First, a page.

patches to production Patches Frequency The number of disclosed critical and high patches and updates have significantly increased in the past decades. We are regularly seen on monthly basis vendors like Microsoft releasing critical and high severity patches. Just check how many critical system patches vendors like Microsoft or Apple have released in the past 6 months. While it is great that we know there is a solution out there, this however, doesn’t make the job of IT department any easier. Backward Compatibility Some of the patches have known backward compatibility issues, e.g., some Java libraries updates cause many issues and problems to systems relying on them. jQuery, a popular library used in modern web application is a nightmare to update; some of the major versions of jQuery are not backward compatible; developers may have in some instances to rewrite large amount of code to cater for the new version changes. Business Resistance Many businesses have unrealistic high expectations on system availability and as a result, they demand that all outages kept to minimum. This put a lot of pressure and constrains on IT departments to bring down systems during patch cycle. Cost All the previous factors contributed to making combined cost of resources, systems, afterhours rates and 3rd party major hurdles that complicate this problem even further. Many IT departments haven’t factored these costs in their security program.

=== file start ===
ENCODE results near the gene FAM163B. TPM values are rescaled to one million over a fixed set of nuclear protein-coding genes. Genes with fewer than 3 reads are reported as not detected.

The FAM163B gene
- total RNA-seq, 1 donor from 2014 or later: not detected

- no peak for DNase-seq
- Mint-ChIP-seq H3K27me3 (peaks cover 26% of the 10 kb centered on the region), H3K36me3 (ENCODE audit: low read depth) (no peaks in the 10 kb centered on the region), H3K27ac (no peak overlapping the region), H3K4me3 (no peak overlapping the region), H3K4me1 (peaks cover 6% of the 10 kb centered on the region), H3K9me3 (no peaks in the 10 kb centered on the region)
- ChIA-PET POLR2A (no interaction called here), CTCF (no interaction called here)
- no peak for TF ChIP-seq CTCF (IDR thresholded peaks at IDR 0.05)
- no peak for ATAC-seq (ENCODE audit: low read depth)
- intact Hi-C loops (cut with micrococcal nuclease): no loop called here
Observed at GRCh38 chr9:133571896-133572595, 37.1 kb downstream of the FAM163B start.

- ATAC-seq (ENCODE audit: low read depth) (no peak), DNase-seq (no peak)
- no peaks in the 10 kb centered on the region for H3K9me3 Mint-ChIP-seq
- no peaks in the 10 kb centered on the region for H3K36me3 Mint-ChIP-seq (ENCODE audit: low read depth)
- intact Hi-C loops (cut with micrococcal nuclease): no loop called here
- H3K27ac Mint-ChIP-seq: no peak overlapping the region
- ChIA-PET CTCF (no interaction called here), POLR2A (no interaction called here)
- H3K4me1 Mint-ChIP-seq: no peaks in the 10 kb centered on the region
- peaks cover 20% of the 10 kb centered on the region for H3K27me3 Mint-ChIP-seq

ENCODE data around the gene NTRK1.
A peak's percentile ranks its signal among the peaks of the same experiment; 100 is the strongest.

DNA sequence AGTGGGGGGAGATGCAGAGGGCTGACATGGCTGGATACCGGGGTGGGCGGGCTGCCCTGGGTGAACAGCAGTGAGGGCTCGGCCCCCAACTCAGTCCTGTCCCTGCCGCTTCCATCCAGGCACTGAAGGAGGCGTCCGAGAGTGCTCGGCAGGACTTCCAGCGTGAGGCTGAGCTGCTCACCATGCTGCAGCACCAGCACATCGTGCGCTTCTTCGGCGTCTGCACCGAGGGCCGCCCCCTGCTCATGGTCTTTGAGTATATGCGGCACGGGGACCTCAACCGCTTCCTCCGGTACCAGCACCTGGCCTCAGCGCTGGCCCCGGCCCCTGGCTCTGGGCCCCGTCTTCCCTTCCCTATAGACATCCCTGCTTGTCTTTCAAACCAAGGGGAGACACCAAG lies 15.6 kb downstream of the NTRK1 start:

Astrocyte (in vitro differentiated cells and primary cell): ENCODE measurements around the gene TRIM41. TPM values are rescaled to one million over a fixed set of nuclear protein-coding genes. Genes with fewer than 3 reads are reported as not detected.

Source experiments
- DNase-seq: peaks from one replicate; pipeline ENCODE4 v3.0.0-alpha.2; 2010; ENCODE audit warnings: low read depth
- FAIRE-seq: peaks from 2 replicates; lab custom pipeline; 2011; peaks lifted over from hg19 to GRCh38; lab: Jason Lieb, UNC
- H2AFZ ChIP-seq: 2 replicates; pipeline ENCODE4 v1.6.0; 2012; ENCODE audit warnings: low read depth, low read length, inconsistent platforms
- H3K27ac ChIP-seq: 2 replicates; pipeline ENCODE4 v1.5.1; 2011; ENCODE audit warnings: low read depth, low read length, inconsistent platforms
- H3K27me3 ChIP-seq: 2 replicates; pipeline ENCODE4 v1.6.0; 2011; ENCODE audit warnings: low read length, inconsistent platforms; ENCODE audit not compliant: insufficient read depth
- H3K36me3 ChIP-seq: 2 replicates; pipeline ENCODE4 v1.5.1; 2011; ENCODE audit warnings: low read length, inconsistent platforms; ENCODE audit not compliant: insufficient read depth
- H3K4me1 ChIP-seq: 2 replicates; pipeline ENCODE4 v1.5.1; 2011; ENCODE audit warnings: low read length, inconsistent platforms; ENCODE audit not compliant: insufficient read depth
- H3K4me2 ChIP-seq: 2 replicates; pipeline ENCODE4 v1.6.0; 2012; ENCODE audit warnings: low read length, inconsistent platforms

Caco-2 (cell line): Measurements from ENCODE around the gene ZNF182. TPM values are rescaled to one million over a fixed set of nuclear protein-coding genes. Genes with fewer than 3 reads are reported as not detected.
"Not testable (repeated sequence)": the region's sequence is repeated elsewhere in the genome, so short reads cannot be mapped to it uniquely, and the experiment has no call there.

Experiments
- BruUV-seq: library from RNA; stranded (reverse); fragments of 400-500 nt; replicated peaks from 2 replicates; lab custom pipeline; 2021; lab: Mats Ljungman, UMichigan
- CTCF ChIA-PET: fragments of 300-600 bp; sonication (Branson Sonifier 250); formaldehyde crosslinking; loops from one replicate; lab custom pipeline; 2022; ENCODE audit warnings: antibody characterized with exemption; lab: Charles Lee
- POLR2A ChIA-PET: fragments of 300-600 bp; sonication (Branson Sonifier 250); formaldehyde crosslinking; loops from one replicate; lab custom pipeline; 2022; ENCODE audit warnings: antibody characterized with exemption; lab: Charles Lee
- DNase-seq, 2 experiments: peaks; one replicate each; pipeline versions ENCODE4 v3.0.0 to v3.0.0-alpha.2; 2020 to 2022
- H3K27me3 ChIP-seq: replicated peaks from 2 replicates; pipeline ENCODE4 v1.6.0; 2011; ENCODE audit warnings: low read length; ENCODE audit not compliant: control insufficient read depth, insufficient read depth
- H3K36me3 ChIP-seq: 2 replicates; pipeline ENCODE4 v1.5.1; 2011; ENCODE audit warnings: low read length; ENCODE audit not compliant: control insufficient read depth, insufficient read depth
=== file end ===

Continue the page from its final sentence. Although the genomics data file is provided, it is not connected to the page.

These controls should be considered as a last resort under your arsenal. In fact, all of these controls should already exist and operational in IT departments. Network Segmentation You have a vulnerable system you can’t patch? Segment it. One of the effective mitigating controls is segmenting the system(s) from the rest of your network. This includes: - Blocking all inbound and outbound access to these systems. This will significantly reduce any exposure of these systems to the attacks from the internet. - Isolating these systems in their own subnet and heavily restricting inbound/outbound traffic from the rest of the network will also need to be considered. - Removing these systems from your Domain/Active Directory will reduce any chance of attackers abusing domain trust relationship The above controls should be part of your Zero trust strategy anyway. Endpoint Detection and Response If you still running traditional Antivirus, invest in Endpoint Detection and Response (EDR). Keep in mind that not all